Those responses helped pinpoint several opportunities to improve conditions at the Moberly Correctional Center. On the staff side, organizers worked to overhaul training and onboarding for prison staff. They also added a decompression space — a room that looks, feels and sounds nothing like a prison where staff members can go after traumatic events or before or after a shift.
“We wanted to create a space that was totally removed from the operational aspect of prison,” Cafourek said. “People said I was crazy for wanting to put massage chairs in a prison, but it was meant to be a space for them to come chill out for a minute when they need to decompress.”
When it came time to implement suggestions from residents of the Moberly Correctional Center, Dr. Canada said there initially was a long and somewhat overwhelming list.
“At one point, we had like 45 different ideas,” she said. “We eventually found some common themes and landed on three key topic areas.”
The PRIN efforts focused on getting fresh fruits and vegetables in the prison canteen, developing more programming on re-entry for people preparing to transition back to life outside of prison, and creating opportunities for family contact within the institution. The push for fresh produce was a relatively easy shift, Dr. Canada said. The residents already had been tending to restorative justice gardens and donating their harvest to area food banks.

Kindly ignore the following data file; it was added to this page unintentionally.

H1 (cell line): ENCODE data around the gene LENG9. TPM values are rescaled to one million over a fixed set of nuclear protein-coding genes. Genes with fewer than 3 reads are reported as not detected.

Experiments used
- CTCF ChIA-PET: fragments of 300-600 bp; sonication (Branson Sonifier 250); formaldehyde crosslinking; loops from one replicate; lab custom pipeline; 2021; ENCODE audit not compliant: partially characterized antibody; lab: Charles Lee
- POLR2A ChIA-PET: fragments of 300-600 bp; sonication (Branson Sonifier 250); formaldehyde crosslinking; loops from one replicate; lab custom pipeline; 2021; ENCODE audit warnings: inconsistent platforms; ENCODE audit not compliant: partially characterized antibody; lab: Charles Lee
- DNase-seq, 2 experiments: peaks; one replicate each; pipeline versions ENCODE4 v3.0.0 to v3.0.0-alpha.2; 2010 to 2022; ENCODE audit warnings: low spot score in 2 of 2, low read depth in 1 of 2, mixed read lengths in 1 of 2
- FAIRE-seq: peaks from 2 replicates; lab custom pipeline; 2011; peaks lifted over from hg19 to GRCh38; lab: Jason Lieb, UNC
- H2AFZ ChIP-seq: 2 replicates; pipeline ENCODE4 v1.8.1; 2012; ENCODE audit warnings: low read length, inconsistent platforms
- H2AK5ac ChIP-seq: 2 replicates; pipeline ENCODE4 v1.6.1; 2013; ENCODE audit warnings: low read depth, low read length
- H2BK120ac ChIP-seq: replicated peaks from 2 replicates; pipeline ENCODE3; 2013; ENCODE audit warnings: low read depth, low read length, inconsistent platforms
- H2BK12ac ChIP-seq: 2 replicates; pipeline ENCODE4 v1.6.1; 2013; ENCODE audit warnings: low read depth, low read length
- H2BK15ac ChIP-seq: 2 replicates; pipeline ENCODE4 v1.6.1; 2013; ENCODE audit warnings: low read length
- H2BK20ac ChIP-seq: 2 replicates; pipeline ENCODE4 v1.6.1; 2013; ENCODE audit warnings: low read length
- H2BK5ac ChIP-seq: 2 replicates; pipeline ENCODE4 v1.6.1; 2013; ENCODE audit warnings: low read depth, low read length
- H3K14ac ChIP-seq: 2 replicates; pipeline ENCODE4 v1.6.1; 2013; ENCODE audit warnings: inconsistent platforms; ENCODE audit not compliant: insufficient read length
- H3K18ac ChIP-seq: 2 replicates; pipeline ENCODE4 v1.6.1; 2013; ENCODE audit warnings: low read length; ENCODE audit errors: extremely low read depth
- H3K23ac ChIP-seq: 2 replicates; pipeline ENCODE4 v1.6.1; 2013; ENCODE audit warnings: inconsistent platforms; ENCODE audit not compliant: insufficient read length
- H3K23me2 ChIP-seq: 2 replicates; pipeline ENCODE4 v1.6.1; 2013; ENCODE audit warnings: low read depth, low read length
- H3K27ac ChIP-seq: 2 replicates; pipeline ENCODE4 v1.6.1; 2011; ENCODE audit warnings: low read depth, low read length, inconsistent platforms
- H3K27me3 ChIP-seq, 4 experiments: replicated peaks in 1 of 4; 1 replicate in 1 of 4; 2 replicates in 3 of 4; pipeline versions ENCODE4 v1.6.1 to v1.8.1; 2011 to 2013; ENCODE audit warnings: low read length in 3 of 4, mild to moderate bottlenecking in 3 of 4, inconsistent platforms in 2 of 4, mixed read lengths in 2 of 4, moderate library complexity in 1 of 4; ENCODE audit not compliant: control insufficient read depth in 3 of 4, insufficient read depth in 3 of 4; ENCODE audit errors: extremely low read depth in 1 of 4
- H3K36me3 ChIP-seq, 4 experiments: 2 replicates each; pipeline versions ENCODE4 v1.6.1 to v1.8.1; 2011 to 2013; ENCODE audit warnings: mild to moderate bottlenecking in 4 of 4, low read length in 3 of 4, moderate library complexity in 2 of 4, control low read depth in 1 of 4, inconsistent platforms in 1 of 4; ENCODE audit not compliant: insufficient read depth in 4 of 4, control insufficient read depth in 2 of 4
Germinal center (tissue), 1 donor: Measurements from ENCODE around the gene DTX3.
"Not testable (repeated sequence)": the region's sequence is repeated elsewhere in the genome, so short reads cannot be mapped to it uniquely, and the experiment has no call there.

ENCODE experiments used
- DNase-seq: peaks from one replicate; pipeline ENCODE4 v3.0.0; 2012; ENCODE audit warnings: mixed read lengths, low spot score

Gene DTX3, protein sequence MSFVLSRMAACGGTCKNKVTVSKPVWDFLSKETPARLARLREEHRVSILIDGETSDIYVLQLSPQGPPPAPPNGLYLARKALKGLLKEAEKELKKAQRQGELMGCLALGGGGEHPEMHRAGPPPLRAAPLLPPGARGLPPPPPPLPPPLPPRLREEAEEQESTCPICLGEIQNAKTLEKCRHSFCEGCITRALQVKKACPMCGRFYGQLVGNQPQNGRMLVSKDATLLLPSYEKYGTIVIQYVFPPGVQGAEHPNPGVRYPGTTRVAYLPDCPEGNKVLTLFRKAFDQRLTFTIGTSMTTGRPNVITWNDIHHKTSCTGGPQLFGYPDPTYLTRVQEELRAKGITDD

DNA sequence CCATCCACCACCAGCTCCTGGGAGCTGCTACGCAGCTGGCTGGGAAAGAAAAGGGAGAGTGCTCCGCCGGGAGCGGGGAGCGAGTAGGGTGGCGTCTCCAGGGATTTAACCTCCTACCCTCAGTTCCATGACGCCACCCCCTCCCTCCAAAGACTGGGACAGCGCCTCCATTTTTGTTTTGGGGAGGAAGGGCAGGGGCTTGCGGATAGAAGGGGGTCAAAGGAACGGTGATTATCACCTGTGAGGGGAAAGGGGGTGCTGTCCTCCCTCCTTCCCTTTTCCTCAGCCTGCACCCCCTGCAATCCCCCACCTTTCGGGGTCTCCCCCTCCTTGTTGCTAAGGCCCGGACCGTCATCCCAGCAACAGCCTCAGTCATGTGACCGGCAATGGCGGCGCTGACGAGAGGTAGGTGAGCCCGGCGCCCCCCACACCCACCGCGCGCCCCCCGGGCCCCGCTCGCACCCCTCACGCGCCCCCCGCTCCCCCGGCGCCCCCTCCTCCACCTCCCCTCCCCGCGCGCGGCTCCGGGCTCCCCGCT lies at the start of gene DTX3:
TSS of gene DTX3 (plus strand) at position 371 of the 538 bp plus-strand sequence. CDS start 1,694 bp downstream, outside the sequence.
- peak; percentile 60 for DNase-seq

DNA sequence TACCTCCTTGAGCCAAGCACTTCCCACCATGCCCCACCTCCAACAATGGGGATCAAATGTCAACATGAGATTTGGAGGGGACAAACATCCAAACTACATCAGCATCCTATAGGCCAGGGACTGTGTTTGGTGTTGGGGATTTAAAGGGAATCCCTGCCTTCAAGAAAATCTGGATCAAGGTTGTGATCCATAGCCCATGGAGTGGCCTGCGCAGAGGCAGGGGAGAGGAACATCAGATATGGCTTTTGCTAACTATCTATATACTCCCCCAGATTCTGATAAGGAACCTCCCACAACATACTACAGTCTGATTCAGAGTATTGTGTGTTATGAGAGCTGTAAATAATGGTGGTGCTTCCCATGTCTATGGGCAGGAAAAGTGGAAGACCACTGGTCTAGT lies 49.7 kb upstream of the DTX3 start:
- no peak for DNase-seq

Once the Department of Corrections approved the addition of a small garden to grow produce that could be sold in the prison canteen, the residents and staff embraced the opportunity to improve life in the prison. Dr. Canada said they’ve even brought in master gardeners through MU Extension to teach residents about soil health and how to improve their crops.
Cafourek said the additional garden has been a runaway success among residents of the MCC.
“They have taken such ownership of this garden,” she said. “It’s fantastic. They’re growing cucumbers, bell peppers, onions, and cherry tomatoes and selling them in the canteen — with the proceeds being donated to the community.”
Numerous other institutions have reached out to her about the program, Cafourek said, because it’s not always feasible to provide fresh produce in prison. The Department of Corrections has even put a policy in place to allow other institutions to establish similar gardens.
Although the PRIN project is winding down — it runs through Dec. 31, 2023 — there’s an appetite to continue several of the programs at the MCC and to extend those programs to other institutions.
Cafourek said there have been several positive outcomes from the programs. While it could stem from a variety of factors, she said use of force at the Moberly site has decreased over time while overall morale is trending upward.
“The guys that are involved with any of the projects definitely feel heard and that they’ve contributed to something positive,” Cafourek said. “It’s been a nice boost to morale for everyone.”
Ultimately, Dr. Canada said the work they’ve been involved with has been incredibly rewarding for the team — and truly feels like “the epitome of what land-grant institutes can do.”
“We don’t always give enough attention to the people living and working in prisons, even though they account for nearly 35,000 Missourians,” she said. “One of the great things about this project for me is that we’re really using resources from across the university to improve the lives of people who are often ignored. I’m proud we were able to work so collaboratively with the Department of Corrections and that they value the University of Missouri as a true partner in improving things at the state level.”